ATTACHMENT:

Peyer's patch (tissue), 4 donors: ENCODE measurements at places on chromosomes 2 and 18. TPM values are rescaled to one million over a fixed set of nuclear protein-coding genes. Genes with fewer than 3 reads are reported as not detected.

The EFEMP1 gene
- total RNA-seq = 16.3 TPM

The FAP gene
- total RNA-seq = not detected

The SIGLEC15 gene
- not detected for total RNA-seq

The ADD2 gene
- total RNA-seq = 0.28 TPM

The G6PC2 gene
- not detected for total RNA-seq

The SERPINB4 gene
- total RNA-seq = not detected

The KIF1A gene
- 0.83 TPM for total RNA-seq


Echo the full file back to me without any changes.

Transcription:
Peyer's patch (tissue), 4 donors: ENCODE measurements at places on chromosomes 2 and 18. TPM values are rescaled to one million over a fixed set of nuclear protein-coding genes. Genes with fewer than 3 reads are reported as not detected.

The EFEMP1 gene
- total RNA-seq = 16.3 TPM

The FAP gene
- total RNA-seq = not detected

The SIGLEC15 gene
- not detected for total RNA-seq

The ADD2 gene
- total RNA-seq = 0.28 TPM

The G6PC2 gene
- not detected for total RNA-seq

The SERPINB4 gene
- total RNA-seq = not detected

The KIF1A gene
- 0.83 TPM for total RNA-seq